@freaklabs I'm interested in building a roving a drone that identifies and deals with weeds in beds. I'm starting to learn python and tensorflow for machine learning. Do you have any experience with something like that, or have heard of anyone else that would?
@matthewkleinmann : yes, and that's an important distinction. there's a growing digital divide beween industrial ag and indie ag.
Here at Hackerfarm, we host quite a few residencies with people that come through and ...
@freaklabs you found that the soil sensors have been less-than-useful. Have there been any bits of technology that have surprisingly added lots of value to what you guys are doing?
I know what you mean about the booms and busts freaklabs. One of the biggest challenges I saw at a vertical farm was growing the right amount at the right time. Too much and it all becomes compost, too little and you upset distribution companies
@Dan Maloney thanks for the link
@sean : yeah, actually we are working with a group sponsored by Sony on a weeding robot. It's being worked on by one of our robotics and AI specialists out here. they are sending an intern this summer. If you wan tto talk to him, let me know your contact details by PM and I'll introduce you
@Dan Maloney > Thanks for the URL
@freaklabs Awesome, thanks.
I got my grapes from a vineyard for free that went to automated picking. They needed one plant removed from every row because the machine that does the picking could not turn the corners without hitting the fence. Humans could pick right up to the fence..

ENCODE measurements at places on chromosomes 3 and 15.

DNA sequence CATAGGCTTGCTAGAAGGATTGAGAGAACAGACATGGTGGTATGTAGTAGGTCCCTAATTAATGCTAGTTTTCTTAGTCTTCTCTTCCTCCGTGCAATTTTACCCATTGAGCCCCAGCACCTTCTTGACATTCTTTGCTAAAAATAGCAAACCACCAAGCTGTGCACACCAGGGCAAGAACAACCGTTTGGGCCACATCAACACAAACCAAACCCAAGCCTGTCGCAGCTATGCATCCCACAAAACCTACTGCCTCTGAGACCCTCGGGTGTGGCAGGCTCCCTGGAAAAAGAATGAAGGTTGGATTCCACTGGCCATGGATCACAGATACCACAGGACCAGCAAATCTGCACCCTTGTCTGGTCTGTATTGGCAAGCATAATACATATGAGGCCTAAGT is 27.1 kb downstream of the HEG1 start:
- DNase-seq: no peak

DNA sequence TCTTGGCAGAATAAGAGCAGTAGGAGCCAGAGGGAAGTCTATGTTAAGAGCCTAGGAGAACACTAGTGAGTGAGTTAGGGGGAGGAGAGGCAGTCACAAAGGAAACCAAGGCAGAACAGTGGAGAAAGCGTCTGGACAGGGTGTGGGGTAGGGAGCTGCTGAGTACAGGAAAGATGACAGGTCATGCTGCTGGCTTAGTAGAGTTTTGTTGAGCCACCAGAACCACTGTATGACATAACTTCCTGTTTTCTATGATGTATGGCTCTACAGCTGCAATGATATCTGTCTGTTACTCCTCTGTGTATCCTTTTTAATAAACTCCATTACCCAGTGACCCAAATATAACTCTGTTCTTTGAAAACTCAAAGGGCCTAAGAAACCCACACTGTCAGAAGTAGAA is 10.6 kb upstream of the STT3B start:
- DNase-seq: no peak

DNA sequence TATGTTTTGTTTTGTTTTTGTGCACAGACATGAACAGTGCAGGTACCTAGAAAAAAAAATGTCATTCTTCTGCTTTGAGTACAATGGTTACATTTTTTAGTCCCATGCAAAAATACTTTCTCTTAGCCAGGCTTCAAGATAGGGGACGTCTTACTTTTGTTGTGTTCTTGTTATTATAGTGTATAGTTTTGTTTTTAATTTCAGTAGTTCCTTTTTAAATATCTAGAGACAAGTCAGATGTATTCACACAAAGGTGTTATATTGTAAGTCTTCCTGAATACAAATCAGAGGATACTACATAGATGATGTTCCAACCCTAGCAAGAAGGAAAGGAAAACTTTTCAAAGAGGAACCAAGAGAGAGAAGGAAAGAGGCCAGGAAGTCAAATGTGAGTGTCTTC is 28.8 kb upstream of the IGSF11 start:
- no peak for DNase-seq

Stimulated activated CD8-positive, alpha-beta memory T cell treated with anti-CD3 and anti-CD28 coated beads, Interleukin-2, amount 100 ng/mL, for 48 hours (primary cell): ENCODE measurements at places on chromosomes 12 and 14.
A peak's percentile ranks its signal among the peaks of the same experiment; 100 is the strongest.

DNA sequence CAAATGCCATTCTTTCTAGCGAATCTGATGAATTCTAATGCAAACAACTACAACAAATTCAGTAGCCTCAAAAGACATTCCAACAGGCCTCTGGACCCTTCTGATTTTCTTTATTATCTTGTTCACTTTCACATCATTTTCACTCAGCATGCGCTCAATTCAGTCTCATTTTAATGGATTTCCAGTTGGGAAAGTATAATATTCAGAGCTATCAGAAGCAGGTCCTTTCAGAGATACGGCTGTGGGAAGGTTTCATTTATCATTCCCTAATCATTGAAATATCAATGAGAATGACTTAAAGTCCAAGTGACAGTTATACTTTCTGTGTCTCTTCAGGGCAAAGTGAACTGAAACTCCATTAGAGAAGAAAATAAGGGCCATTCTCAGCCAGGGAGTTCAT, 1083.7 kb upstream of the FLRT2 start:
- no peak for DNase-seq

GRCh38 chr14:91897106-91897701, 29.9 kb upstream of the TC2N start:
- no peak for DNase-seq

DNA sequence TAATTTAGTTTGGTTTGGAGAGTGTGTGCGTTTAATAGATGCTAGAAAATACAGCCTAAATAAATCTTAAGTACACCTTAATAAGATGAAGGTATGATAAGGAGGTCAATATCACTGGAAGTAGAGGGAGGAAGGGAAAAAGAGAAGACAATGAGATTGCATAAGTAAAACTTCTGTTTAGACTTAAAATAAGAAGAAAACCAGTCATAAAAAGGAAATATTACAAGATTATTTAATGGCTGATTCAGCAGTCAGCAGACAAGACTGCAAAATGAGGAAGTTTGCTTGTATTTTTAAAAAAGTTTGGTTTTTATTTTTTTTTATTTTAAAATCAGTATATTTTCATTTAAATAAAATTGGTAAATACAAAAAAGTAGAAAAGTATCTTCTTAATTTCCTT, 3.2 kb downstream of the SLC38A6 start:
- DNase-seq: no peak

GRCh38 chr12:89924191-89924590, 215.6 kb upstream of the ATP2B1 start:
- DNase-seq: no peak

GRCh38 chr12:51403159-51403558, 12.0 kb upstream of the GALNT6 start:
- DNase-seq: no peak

@matthewkleinmann : farmers that partner up in the monsanto, dow, or john deere community get access to their data and technology. those that don't....well don't
They are all big $$. We are microscopic.
@matthewkleinmann : which is why there's a need for open source technology and even more, for training on how the tehcnolgy can be used in specific farming contexts
The tech that will help the little guy, IMHO is almost all simple and low tech.
@matthewkleinmann > Brains beats Buck$ anyday!
Id really like to visit that some time :)
for hackerfarm, we're trying to standardize our tech workhsops on python for genral programming and C/C++ for Arduino. we are still looking at micropython for embedded but are on the fence at moment
@sadhana : thanks! we have an open house at the end of the month and have workshops, tours of the area, etc. people are invited to stay the night at our residency spaces :)
Exactly how is python going to help you?
@matthewkleinmann : actually automation isn't that useful for farming. the real issue is that produce prices are so cheap because big ag has driven the price into the ground.